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What were your initial impressions about making work for a car park roof?
‘I walked up here and I thought: Oh my god, they want me to put some big blob on the roof. And blobs are blobs. They’re very hard because we’ve had 100 years of big things – it’s hard to do something better than the Cenotaph, I think. So I was standing up here thinking: Don’t say yes when you mean no, don’t promise something you can’t do. Then I started thinking: actually it’s really unusual to be in a space like this. It’s not at all uptight and as a piece of realm it is absolutely incredible.’
‘It the nearest thing I’ve ever been to in London which is as democratic as being in an aeroplane. When you’re in a plane and you look out of the window and you see us, the consequences of us, you sort of go: oh my god, that’s High Wycombe, that’s the M40! So I suppose I felt it was like a double democracy. You’re standing up here in this enormously sociable space looking at something which humans are responsible for and you can’t see any humans!’
The venue is probably best known as Frank’s Café. Did that have any bearing on the work?
‘Well, you’re in this kind of accord up here and, of course, your behaviour changes a lot. There are a few places like this that exist in London, but mostly London is filled with a sense of purpose. The typical view is: I have to get somewhere quickly and there’s somebody going the other way. So I was working from a very powerful feeling about an arena.’
Where does the snaking form come from?
‘You know that thing when your pen doesn’t work and you scribble round and round? I always think it’s very funny that sort of mark making, which isn’t really intended. It’s a mark to see if something will mark, but it crosses itself, so in order to proceed you go backwards and then you go forwards. I expect in high maths there’s a name for it. I think they’re lovely because they’re filled with energy, frustration: the fucking pen’s not working! I think our lives are like that. Mostly we are going backwards, then if you’re really lucky there’ll be a little event and you’ll be propelled forwards.’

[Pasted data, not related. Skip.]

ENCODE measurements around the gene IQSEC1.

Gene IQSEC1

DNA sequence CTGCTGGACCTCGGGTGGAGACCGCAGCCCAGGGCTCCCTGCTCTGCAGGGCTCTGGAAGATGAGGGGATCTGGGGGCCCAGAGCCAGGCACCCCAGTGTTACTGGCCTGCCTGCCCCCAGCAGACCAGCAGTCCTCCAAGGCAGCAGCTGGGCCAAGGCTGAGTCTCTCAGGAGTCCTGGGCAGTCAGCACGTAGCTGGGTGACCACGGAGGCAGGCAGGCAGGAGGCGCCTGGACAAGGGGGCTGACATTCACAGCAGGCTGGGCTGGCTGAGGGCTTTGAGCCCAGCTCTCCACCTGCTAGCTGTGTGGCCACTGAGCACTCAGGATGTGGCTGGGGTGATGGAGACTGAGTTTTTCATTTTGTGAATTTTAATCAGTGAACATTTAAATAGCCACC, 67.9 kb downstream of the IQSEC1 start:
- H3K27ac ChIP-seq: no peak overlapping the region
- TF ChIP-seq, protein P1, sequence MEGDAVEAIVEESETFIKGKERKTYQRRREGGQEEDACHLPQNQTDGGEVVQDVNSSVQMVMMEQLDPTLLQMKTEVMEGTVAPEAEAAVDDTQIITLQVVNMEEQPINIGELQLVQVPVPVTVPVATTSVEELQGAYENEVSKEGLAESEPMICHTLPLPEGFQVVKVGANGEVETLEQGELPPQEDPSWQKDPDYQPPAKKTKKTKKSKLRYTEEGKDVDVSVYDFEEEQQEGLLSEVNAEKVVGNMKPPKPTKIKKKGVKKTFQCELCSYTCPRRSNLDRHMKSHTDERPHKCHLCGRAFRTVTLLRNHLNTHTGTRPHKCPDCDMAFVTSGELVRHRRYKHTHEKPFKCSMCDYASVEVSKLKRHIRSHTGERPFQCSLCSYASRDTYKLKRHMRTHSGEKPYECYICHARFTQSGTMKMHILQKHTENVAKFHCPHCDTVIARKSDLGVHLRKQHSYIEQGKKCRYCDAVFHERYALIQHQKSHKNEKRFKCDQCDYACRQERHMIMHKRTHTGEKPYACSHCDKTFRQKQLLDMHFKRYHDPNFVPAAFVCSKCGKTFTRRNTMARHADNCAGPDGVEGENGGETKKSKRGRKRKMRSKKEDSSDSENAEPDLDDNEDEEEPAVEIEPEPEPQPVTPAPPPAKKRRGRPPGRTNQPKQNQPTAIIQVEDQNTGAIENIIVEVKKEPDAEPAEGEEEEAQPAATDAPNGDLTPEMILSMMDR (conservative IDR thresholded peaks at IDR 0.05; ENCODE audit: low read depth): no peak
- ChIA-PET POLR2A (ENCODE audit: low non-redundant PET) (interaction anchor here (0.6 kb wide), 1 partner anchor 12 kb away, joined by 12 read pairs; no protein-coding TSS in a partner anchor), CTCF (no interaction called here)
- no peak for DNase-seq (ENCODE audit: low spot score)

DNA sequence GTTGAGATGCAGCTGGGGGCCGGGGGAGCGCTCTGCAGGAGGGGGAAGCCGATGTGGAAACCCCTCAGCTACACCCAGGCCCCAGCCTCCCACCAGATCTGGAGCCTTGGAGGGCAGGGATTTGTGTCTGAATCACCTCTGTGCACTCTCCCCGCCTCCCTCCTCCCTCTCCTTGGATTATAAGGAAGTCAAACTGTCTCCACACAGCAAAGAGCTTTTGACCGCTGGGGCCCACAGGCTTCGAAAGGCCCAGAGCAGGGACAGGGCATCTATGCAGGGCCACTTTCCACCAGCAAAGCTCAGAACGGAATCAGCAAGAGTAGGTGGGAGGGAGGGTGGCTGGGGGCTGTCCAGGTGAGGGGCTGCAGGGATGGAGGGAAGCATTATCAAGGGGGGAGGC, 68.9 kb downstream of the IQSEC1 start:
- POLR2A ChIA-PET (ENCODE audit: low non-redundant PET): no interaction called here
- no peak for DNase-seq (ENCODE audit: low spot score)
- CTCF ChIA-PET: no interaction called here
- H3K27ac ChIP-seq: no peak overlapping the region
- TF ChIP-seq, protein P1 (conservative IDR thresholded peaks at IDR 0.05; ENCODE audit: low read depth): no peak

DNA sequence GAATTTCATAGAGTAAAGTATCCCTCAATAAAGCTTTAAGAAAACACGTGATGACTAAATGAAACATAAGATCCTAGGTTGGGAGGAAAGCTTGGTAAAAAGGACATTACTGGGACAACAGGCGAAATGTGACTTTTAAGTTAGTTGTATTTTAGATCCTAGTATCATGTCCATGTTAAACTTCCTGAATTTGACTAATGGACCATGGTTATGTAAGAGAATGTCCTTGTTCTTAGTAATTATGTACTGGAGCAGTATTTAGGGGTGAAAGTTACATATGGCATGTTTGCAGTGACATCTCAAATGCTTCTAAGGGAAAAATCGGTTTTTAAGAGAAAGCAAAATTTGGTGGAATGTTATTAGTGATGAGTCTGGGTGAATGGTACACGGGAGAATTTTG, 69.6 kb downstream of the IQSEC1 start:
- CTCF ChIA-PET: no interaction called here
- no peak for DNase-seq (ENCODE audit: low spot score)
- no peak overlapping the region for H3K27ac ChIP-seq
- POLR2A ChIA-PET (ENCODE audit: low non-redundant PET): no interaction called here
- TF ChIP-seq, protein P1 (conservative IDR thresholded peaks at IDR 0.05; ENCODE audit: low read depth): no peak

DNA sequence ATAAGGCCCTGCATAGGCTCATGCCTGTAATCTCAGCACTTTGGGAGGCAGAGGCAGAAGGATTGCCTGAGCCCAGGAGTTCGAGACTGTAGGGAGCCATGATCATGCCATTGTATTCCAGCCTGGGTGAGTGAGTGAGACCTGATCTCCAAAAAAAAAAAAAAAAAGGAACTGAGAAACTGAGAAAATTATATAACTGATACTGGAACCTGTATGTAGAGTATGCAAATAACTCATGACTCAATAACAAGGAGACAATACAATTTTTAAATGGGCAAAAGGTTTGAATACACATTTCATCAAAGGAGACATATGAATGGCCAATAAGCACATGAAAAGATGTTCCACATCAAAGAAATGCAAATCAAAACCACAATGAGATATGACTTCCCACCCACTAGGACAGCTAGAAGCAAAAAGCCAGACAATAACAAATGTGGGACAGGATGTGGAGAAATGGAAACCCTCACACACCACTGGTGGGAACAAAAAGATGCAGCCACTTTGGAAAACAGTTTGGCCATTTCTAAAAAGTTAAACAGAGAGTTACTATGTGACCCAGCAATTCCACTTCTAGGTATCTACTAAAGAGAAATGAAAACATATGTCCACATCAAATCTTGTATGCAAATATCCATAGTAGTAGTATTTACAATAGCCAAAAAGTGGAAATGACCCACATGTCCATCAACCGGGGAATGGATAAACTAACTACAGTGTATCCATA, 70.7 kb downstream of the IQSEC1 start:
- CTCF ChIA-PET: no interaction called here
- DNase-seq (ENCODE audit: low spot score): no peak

Are we supposed to follow the lines, like a maze?
‘Not really but one of the things I’ve noticed up here, as down there, is the hilarious behaviour of us, how obedient we are. People being quite drawn into it, even though there’s not very much there at the moment, because it pulls up the light as you move your position. Yesterday, when it was sunny, we all became slightly childish. It was a very nice feeling being together, and its physicality made us physical in a different way.
So is it a painting, or interactive art?
‘What I’m doing is scenography. I’m sure if were round the back at the opera house, they’d say: Yeah, we’re always doing this. But they don’t get this audience, and they don’t get the audience on the stage.’
And why are you painting on the floor?
‘Well, I think the history of the floor is a fantastic thing. I think that maybe before we knew how to attend to the ground, maybe we simply couldn’t be civilised. Maybe it’s the ground that makes us civilised because why else would you sweep, or why would you fill in a hole or knock off a tussock?’
How will you judge if the work’s a success or not?
‘I think part of its success for me will be if it’s slightly folkloric, where somebody is heard to say to somebody else “it’s not your sort of thing but you really ought to go and have a look at it because it’s really odd”, which I think is a nice way to hear about art. I hope what will happen is that it will tease people because they’re slightly standing in the work. But, I’m not being horrid to them. I’m not putting down dung!’
Can you see yourself working anywhere other than London?
‘I’ve lived here for 55 years and I actually am at a point in my life where I don’t know if I could leave. How would I get the kind of eventualities that London offers me? I don’t go out on an eventuality hunt: that would be very boring. But where would I go?’